| Permalink | Report | Reply
      Joe H. Dec 19, 2003 02:05PM

      1 Reply
      1. re: Joe H

        Thanks for the info. Pizza Pantry really is only a carry out place now. In the early years, did they used to have more space and table service? If so, do you know when they changed to carry out?

        It really is a throwback in terms of the style of pizza they serve. It was a hot, slow summer day on Columbia Pike when we went there. The whole experience had the feel of old Arlington.

      2. I remember a few places called the Pizza Box, one in the shopping plaza at Lorcom Lane and Old Lee Highway in Arlington and the other next to the post office in Falls Church that later became Anthony's. They were okay for back in the day, but not exciting. Besides Pizza Pantry, there is Mario's on Wilson Blvd.near Washington Blvd. of approximately the same vintage (1958). Huge square pizza sold by the slice. Not bad straight from the oven, 2 a.m. when it's about 20 degrees out. I usually forgo the pizza and go for the steak and cheese sub, which is killer. I had a po'boy at Mother's in New Orleans last week and was surprised to discover that their "dressed" sandwich is virtually the same as a Mario's sub "with everything"--cabbage slaw, mustard, mayonnaise, pickles and hot peppers. Gotta admit that Mothers had better bread, though.

        1 Reply
        1. Oh --- my --- gawd!

          It's been fifty years but it all came back when I ordered a thin-crust pizza like Pizza Pantry makes!

          We usedta get it somewhere up Georgia Avenue.

          Things that are the same - the crust comes out of the fridge pre-rolled into a rectangular pan, the size you probably make cookies on at home. I should have asked for "light sauce," and the cheese was about right when I asked for "light cheese." As mentioned, the crust does not really rise - it's really sort of like a big cracker.

          Things that are different: toppings? What are those? There's the crust, the sauce, the cheese, who needs anything else? And the box - should be white single-layer caredboard (not corrugated) with no pictures, just the restaurant's name in big red block letters. That way you'd have to hold it in both hands so it wouldn't flop open, and then you'd cuss under your breath at the transmitted heat, just like you used to. Oh, well ... people today want toppings, and when people cuss it isn't under their breath.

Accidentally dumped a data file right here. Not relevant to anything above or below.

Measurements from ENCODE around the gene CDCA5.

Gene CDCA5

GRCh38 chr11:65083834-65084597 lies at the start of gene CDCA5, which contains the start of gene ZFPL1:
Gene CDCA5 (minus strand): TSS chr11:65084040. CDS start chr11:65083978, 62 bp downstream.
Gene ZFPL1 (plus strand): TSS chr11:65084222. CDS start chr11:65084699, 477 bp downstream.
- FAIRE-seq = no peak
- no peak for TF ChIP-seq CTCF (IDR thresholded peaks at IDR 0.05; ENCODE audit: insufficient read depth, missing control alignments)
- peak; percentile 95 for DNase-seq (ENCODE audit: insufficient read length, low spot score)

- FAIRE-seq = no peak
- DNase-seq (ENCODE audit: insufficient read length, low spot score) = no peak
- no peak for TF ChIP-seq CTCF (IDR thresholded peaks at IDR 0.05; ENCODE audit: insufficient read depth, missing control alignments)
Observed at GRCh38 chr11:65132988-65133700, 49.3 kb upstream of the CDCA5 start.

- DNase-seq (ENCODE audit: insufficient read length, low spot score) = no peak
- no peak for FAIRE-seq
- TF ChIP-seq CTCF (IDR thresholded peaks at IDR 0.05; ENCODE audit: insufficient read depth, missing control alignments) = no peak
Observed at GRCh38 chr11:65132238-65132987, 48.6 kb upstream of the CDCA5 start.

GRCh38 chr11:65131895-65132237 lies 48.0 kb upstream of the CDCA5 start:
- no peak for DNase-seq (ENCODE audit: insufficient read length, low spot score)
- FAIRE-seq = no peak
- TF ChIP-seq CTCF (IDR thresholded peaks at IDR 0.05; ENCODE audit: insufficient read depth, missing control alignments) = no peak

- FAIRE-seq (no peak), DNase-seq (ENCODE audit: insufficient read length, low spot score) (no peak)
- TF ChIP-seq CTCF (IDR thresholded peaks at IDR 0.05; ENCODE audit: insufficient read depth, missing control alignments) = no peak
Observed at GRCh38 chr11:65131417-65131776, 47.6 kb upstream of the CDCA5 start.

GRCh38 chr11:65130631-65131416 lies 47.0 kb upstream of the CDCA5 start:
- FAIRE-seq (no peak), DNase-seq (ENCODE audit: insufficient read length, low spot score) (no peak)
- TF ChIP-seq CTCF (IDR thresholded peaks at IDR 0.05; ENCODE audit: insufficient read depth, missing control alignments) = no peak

The pizza lady asked why I was standing stock-still grinning at my pizza ... fifty years is a long time!

          15 Replies
          1. re: wayne keyser

            I went to Thomas Jefferson Jr. High (class of 1956) on the site of what's now the Arlington Career Center or something like that. For Health class, we interviewed some of the local shops about how the county conducted inspections. I wanted to be in the Pizza Pantry group but got assigned to the barber shop across the street.

            1. re: MikeR

              How was the space occupied by the Pizza Pantry configured back then? They only have a small storefront operation doing carry out now but I assume they must've had a larger space with table service back then. Please let me know how it was. Thanks.

              1. re: EatOrGoToYourRoom

                Oh, geez, that was 50 years ago, I didn't even like pizza back then, and I have probably only been there two or three times in my life, probably only to pick up a take-out pizza.. Besides, I was on the barber shop team.

                I could, however, describe Gifford's on Lee Highway pretty accurately. That was a place I visited often.

                1. re: EatOrGoToYourRoom

                  My wife graduated from Wakefield in '64 (same year as I from Blair in Silver Spring). She was almost a regular at the Pizza Pantry then. She insists that there is no difference today from what was the setup then. (i.e. one or two tables and mostly carryout). BUT she also adds that a place/joint called The Broiler at 3601 Columbia Pike has THE EXACT SAME PIZZA AS DID THE PIZZA PANTRY IN THE '60's. (I also believe The Broiler has been there almost as long.)

                  Carol was also something of a regular at the Gifford's in Bailey's Cross Roads. I was on a first name basis with the man who was the plant manager in Silver Spring. When Gifford's closed he started his own place...York Castle at Georgia and Seminary.

                  I trust my wife. She is as opinionated as I am, just not quite as vocal!

                  1. re: Joe H

                    Not to hijack the thread, but I also was at least a once-a-weeker at the Bailey's Crossroads Gifford's after it opened. I still miss it, and every now and then I buy a pint of the current Gifford's Swiss Chocolate at the grocery store. I don't have a great memory for exact tastes, but it still tastes pretty good to me.

                    1. re: MikeR